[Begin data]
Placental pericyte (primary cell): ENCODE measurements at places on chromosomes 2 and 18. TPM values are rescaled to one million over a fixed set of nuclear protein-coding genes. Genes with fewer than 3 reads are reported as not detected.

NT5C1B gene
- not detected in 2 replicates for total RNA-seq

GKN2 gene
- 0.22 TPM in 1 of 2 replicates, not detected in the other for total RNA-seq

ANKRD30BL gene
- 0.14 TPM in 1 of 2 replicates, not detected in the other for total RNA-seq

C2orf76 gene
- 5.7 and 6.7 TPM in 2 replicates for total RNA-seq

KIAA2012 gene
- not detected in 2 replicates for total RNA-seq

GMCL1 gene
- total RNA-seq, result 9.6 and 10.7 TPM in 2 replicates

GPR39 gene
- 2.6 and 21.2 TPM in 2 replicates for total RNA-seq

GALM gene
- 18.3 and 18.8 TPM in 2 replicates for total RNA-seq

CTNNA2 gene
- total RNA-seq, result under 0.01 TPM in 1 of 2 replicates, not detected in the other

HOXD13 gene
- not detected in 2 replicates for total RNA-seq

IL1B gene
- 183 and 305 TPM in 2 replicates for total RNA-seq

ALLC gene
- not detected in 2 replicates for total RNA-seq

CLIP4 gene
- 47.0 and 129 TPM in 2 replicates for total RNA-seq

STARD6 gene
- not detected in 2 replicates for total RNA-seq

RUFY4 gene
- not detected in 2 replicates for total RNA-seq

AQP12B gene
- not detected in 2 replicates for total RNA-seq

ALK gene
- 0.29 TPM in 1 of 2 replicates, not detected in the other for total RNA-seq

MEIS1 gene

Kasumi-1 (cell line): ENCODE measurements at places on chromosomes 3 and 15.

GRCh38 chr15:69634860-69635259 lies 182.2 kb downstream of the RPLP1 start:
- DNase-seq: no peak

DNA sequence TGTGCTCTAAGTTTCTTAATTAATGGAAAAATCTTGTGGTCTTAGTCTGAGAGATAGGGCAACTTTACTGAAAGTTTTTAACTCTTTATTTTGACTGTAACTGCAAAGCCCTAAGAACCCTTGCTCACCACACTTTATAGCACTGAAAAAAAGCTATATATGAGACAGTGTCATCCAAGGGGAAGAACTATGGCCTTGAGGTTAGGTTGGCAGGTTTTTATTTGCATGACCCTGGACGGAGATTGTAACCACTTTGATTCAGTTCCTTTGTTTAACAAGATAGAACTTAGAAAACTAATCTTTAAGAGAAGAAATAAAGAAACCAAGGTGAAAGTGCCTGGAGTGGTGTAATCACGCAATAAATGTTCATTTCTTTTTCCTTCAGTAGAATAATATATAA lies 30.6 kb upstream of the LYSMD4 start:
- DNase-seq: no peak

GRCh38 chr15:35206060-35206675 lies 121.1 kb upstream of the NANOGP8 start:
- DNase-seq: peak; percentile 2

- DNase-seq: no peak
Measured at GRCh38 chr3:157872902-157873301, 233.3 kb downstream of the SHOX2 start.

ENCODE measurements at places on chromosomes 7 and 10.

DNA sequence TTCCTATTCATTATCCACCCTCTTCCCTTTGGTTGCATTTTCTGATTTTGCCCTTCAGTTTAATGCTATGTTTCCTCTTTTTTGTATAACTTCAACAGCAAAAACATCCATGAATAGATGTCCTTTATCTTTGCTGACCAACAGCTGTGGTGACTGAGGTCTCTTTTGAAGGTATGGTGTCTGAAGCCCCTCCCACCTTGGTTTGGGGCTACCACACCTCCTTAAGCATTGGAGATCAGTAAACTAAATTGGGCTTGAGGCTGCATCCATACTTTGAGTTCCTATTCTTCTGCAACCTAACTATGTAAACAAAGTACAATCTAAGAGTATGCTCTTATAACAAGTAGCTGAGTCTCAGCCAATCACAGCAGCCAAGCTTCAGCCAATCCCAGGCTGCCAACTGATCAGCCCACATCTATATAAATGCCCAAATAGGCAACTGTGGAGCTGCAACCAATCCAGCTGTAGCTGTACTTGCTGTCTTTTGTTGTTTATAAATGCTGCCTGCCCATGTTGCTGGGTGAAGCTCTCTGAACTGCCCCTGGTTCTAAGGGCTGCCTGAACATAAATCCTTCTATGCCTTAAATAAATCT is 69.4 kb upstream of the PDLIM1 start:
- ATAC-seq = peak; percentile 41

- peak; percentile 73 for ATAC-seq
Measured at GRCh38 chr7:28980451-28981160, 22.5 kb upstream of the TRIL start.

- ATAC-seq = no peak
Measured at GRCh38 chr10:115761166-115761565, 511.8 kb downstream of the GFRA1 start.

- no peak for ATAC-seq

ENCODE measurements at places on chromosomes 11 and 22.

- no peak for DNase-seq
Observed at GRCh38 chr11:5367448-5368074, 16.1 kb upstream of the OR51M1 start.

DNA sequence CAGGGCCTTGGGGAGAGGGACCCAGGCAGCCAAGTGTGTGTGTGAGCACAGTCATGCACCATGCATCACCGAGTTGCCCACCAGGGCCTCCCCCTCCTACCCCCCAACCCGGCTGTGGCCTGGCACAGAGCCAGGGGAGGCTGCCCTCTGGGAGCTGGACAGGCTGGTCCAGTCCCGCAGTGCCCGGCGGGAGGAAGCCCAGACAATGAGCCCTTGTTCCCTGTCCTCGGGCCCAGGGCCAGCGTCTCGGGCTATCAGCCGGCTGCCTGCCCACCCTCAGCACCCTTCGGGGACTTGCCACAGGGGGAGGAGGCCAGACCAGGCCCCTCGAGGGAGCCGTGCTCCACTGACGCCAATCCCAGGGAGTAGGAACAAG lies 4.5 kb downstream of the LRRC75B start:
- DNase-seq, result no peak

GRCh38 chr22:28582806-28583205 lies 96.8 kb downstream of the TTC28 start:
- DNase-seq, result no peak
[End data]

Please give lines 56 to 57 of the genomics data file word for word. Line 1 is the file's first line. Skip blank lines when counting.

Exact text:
Observed at GRCh38 chr11:5367448-5368074, 16.1 kb upstream of the OR51M1 start.

DNA sequence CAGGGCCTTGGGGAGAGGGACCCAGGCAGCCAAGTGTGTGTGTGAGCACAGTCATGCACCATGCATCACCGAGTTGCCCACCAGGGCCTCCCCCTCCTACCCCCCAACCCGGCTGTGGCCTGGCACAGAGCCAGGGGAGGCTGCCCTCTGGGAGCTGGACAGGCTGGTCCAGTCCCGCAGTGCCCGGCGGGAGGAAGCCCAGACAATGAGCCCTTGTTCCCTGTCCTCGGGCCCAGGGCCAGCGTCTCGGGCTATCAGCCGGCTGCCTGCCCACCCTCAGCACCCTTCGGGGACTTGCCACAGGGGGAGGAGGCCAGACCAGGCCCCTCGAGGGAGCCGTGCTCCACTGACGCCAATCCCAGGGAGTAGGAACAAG lies 4.5 kb downstream of the LRRC75B start: